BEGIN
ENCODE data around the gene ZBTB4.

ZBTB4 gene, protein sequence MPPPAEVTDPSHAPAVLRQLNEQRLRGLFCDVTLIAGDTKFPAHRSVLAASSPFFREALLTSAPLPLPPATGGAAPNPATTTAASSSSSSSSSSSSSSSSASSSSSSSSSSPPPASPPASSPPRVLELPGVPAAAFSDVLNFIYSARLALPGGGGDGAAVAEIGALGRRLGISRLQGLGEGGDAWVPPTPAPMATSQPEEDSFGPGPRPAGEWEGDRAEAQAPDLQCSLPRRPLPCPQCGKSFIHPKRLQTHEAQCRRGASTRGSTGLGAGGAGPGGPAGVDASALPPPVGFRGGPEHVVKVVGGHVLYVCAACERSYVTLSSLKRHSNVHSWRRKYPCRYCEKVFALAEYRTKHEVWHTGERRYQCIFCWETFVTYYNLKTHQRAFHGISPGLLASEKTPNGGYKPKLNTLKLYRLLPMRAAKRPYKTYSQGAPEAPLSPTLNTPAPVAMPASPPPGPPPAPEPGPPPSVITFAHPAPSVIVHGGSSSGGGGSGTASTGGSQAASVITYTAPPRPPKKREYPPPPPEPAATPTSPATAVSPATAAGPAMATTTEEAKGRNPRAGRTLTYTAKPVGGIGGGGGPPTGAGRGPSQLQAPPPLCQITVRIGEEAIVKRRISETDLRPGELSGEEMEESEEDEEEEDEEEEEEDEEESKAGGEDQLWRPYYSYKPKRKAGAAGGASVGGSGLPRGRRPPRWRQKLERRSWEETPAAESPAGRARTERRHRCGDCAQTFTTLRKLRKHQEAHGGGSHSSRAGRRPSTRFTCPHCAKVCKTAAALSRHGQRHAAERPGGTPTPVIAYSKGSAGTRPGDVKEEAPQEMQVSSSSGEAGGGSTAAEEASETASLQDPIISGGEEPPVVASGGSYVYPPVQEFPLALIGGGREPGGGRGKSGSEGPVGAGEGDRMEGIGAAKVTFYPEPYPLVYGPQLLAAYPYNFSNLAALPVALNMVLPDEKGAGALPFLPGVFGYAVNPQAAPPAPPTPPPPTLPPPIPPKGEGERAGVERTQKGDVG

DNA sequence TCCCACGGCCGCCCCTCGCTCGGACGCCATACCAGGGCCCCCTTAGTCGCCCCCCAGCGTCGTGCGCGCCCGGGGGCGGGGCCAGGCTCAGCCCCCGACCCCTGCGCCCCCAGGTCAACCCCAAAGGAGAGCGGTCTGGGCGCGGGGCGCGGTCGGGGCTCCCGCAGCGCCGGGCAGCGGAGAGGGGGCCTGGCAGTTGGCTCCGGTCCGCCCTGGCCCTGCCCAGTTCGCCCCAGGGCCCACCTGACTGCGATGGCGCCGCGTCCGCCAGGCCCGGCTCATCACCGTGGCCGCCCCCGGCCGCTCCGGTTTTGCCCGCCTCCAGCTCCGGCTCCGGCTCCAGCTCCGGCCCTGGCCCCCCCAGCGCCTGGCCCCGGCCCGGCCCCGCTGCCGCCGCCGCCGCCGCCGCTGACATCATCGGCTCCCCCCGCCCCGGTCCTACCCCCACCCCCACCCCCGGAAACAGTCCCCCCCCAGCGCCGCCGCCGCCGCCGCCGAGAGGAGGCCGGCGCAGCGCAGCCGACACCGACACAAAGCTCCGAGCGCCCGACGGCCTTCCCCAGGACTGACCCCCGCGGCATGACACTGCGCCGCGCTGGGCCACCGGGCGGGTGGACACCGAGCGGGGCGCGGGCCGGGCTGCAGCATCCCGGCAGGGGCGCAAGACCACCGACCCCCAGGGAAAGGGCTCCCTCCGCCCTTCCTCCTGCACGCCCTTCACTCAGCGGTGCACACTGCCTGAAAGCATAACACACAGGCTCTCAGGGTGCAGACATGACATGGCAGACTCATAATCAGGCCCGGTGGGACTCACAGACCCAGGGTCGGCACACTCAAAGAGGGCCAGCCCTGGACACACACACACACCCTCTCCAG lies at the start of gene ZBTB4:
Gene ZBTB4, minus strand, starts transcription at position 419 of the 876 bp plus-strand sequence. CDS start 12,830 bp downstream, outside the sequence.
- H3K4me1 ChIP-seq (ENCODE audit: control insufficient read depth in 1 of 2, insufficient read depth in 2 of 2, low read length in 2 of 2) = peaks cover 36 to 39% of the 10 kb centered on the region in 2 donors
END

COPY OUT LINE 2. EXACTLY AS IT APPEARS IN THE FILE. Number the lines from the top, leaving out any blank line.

ZBTB4 gene, protein sequence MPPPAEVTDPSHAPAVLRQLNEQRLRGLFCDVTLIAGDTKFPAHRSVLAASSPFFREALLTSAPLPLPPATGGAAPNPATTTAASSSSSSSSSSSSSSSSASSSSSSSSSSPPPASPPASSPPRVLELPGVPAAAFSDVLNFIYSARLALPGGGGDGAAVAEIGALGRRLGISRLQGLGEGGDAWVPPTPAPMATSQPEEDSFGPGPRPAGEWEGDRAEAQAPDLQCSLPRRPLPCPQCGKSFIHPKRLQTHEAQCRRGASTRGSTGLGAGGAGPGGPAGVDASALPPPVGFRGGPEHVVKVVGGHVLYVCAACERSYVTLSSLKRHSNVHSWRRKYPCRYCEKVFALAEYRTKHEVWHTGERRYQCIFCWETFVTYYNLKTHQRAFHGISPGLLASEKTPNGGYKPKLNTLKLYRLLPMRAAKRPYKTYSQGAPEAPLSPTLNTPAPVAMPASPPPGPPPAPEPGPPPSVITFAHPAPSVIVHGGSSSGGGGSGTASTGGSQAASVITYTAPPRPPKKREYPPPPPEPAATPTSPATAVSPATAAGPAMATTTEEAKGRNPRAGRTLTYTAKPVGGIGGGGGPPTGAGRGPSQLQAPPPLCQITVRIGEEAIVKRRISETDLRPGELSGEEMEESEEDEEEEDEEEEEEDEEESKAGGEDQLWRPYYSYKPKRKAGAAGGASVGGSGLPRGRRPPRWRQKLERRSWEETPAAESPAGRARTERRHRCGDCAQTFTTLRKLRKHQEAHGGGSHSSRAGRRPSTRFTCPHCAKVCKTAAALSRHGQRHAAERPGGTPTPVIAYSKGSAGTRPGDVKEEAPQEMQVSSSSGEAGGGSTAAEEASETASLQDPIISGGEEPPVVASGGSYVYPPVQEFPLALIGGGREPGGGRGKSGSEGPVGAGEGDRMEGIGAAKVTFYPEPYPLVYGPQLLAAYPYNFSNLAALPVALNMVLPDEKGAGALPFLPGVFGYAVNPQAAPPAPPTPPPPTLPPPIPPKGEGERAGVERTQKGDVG